If you have fewer than 50 employees (FTEs) in your business, your company is not subject to penalties for failing to provide insurance. And if you have fewer than 25 employees (FTEs) in your business, you may actually be eligible for employer health care tax credits, depending upon the average pay for your employees and other factors.
The carrot that comes with being a small company (access to tax credits for employee coverage) is matched by a stick for larger ones (risk of heavy fines for failing to offer employee coverage). For companies in the middle, the key priority is to keep an eye on your growth.
The ACA penalties, known as Employer Shared Responsibility Payments, can become very steep very fast, so any company that is close to reaching 50 FTEs should be prepared to address the health coverage requirements proactively. In addition to offering coverage, companies with 50 or more FTEs are also required to report to the IRS on the status of whether or not they are offering that coverage.
The law also requires an employer covered by the Fair Labor Standards Act (FLSA) to provide notification to their employees regarding a number of key facts:
- That the new ACA health insurance marketplace exists.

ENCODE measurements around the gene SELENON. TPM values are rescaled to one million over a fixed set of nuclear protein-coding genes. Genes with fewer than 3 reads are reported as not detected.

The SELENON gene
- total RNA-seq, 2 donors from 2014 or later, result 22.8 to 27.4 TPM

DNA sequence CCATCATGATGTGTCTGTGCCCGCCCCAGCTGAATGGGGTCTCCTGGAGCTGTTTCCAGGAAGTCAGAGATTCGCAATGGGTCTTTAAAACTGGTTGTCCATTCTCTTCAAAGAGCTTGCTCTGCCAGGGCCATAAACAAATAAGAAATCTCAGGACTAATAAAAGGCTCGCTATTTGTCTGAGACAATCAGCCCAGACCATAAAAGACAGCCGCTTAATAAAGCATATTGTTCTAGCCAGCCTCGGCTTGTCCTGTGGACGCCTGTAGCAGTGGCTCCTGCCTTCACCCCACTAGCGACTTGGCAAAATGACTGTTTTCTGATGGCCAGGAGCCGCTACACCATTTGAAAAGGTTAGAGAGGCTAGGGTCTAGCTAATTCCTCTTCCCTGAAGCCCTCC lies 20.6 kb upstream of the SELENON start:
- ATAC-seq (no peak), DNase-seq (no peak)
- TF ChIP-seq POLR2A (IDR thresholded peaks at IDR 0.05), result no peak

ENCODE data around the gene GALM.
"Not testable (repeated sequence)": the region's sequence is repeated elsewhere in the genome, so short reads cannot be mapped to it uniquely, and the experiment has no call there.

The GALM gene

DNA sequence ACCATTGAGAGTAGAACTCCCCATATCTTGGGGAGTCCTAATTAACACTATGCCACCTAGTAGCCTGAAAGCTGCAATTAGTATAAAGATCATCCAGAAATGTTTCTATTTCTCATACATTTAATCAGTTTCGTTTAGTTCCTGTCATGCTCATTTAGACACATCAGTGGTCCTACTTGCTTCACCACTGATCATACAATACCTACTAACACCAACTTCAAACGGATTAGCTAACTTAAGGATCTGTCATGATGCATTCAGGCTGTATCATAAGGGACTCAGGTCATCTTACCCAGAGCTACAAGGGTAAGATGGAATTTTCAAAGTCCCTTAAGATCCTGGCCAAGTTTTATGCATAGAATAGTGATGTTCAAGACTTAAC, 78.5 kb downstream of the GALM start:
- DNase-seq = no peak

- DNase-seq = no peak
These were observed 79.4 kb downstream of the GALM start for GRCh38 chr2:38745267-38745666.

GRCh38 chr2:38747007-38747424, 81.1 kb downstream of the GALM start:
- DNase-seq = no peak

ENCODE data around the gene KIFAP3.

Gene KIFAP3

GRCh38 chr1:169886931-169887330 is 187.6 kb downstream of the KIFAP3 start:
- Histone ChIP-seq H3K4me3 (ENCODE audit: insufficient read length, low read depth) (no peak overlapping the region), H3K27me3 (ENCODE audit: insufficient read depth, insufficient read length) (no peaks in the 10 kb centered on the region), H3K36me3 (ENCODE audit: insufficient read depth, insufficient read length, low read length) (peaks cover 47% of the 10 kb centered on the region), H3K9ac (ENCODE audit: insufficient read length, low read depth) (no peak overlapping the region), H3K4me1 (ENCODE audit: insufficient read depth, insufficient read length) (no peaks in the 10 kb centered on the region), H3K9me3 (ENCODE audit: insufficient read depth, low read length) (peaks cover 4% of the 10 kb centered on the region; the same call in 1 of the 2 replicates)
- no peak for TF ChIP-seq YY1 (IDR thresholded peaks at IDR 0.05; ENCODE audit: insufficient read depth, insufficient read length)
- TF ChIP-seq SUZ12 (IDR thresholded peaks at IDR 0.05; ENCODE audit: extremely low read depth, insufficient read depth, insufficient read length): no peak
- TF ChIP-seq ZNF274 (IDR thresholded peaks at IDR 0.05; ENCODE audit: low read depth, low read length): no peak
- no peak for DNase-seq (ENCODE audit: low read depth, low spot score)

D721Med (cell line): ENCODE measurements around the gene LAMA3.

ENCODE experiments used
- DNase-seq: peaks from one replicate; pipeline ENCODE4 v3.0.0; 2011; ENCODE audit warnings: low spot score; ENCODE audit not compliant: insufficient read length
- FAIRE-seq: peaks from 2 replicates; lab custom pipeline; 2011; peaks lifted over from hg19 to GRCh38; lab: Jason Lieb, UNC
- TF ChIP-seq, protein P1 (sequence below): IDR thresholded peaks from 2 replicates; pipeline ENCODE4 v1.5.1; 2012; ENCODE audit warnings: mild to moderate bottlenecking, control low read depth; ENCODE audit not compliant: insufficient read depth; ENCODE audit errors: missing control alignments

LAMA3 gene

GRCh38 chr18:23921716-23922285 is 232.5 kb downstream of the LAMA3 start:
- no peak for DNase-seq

- That employees may be eligible for a premium tax credit if they use the marketplace to purchase coverage.
- That employees may also risk losing their employer contribution (if any) to healthcare coverage by purchasing insurance on their own through the marketplace.
You are also required to provide employees with an annual Summary of Benefits and Coverage (SBC) form that provides a simplified presentation of their options.
There are many other impacts from the ACA, among them:
- Caps to the maximum amount an employee may contribute to a healthcare Flexible Spending Account (FSA).
- Changes to the employee portion of the Medicare Part A Hospital Insurance (HI) withholdings.
- The maximum waiting period for new employer-provided health coverage by eligible employees is fixed at no more than 90 days.
- New incentives to support employer-sponsored workplace wellness programs.
- New reporting requirements applicable to self-insured employers.
For more information on any of these topics, please visit the following online resources:
Small Business Solutions [HealthCare.gov]
Affordable Care Act Information [SBA]
Affordable Care Act 101: Key Requirements for Small Businesses [Intuit]
In future articles, we will discuss the specifics of how small businesses can address common questions and concerns with the ACA, and what Maryland and D.C. business owners should know about the ACA specific to their jurisdictions.
Are you interested in learning more about the impact of the Affordable Care Act (ACA) on your business? Speak with the certified public accountants at Haines & Lagerquist CPAs today, by calling Sylvia Lagerquist, CPA or Ross Beach, CPA at 301-249-0703.
Image Credit: armymed (Flickr @ Creative Commons)